Jun Loayza , the entrepreneur and blogger, recently penned a few thoughts about the problem of personal branding when you consider yourself “a jack of all trades” . This reminded me of some great advice that Michael Fairbanks gave Gareth and me last year at the Australian Leadership Retreat. Michael is a social entrepreneur, head of the Seven Fund and Chairman Emeritus of OTF (which provides strategy consulting specifically to developing nations). When I mentioned I had many interests and wasn’t sure where to specialize, he suggested a nice “expertise-hack” based on finding new connections between fields. I’m paraphrasing here, but this was essentially his suggestion:
1) Pick two (or more) areas that you’re interested in but which might not be traditionally related to one another.
2) Find and carefully read the 3 – 4 top books and papers in each field.
3) For each, make a list of the anomalies, outstanding questions or issues that are still being hotly debated.
4) Compare your two lists and look for similiarities, or where insights from one field might inform the other.
5) Get busy thinking, talking and researching on the fringes of both fields to try and create value for both.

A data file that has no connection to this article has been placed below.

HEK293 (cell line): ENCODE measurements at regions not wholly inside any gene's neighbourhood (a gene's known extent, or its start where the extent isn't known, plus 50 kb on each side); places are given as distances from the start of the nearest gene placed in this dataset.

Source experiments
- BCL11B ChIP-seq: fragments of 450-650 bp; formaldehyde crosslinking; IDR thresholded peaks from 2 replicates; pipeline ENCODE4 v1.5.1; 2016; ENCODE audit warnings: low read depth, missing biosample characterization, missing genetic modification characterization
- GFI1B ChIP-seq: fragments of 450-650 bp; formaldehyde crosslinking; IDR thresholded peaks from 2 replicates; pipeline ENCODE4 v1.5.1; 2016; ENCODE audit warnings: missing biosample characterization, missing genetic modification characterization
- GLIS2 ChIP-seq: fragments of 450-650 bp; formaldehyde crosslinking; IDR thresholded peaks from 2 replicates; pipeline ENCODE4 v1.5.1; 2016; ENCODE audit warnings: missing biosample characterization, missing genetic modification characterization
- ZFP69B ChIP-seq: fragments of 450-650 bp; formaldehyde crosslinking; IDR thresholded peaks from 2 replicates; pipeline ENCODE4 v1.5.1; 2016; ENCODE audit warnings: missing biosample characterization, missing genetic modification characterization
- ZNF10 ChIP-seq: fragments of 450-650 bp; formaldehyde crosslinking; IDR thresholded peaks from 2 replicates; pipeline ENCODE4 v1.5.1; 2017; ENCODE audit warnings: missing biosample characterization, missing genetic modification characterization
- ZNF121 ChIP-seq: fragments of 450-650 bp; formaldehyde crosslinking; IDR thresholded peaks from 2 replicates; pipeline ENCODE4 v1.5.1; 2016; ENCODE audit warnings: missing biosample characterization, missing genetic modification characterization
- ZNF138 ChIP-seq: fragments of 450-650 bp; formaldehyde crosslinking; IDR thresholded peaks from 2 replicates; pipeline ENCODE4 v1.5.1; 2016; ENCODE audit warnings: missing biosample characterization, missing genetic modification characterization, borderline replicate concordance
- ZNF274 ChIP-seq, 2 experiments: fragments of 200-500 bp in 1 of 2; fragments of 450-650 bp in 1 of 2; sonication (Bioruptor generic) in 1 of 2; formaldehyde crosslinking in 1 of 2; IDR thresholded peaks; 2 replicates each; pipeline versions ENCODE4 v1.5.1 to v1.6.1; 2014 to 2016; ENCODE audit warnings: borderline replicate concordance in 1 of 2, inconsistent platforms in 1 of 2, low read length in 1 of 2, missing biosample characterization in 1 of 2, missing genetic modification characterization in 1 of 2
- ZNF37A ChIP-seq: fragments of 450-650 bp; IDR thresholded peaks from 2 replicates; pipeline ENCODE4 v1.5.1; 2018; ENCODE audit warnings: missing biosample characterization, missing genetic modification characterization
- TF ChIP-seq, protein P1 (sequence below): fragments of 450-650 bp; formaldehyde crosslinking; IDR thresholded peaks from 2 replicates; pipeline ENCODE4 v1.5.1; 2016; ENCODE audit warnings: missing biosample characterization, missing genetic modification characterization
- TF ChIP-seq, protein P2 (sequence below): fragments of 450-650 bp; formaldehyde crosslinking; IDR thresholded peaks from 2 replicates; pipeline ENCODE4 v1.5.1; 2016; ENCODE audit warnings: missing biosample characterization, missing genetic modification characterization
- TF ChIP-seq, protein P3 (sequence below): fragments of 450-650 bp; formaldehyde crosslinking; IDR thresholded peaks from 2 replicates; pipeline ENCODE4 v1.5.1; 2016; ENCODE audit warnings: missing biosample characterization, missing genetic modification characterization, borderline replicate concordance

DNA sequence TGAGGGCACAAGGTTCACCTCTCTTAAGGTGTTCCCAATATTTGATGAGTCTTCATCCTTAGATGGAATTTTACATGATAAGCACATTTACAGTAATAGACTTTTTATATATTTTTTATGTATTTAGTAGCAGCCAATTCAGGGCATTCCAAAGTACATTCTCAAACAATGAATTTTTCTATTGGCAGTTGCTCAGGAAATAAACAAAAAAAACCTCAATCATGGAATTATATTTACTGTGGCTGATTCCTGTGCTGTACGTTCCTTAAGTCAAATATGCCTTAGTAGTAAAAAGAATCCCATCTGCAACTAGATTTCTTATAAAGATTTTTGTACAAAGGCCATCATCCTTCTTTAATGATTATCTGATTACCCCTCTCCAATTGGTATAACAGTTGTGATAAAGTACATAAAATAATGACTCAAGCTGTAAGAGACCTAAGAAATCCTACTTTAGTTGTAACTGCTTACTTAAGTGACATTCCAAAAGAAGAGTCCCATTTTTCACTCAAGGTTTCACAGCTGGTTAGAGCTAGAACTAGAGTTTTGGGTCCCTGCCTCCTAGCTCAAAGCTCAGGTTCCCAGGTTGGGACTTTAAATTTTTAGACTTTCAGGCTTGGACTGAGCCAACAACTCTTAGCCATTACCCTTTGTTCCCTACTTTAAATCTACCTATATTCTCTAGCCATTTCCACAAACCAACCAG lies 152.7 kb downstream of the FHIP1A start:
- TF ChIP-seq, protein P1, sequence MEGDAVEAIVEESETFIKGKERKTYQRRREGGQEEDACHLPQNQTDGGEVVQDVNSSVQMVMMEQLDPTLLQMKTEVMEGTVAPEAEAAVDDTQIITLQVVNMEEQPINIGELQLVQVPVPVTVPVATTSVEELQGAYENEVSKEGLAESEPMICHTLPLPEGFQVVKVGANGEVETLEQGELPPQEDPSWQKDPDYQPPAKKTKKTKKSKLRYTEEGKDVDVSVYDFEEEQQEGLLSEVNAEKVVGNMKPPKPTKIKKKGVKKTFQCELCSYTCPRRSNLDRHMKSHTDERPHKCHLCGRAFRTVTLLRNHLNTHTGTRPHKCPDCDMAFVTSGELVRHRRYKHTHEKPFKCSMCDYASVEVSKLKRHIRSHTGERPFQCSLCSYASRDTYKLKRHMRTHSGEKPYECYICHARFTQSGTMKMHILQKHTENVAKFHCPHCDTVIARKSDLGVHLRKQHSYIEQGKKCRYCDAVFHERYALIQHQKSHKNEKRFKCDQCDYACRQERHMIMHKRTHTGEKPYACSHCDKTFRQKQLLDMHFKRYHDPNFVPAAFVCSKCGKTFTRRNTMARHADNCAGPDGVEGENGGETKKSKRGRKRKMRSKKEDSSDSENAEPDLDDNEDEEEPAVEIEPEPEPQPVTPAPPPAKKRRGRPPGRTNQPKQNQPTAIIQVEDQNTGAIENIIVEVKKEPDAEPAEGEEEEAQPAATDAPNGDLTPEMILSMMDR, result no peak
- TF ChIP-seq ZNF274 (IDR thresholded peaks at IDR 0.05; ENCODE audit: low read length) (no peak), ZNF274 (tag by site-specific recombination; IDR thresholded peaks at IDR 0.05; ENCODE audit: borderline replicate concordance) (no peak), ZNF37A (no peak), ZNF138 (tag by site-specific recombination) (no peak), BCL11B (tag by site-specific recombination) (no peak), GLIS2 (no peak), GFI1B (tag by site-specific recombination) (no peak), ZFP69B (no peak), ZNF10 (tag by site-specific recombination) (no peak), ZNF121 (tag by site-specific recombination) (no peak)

6) Start applying your new knowledge and ideas to create a business, start a blog, write a book, move fields or simply have a new and interesting passion.
The point is here that a) you’ll be combining your interests and will deepen your knowledge of both simultaneously while not getting bored, b) you’ll be naturally inclined to create new knowledge or ideas through synthesis, c) you’ll have a unique value-add to both fields so will stand out in a personal branding, d) you’ll be an interesting person to talk to because you’ll become an inter-discipliniary person (and hence useful to other fields beyond the two you started looking at).
Over the past couple of months I’ve taken Michael’s advice to combine three different areas through this blog – scenario planning (the field I’ve worked in for the last three years), decision-making errors and cognitive bias (which I’ve been reading a lot about for the past few years in my own time) and the study of complex systems (which I’m currently frantically learning as much as I can about).
As some of you will know, I think that today there is a sweet spot where these three areas of knowledge coincide, and hence I’m reading, networking, talking and blogging as furiously as I can to make it applicable to the current financial and economic climate. It’s not only adding value to my work on the future of the global financial system, but it’s personally fascinating and helping me meet and chat to very interesting people. And I’m practicing a technique that I’m sure will come in useful in other contexts in the future.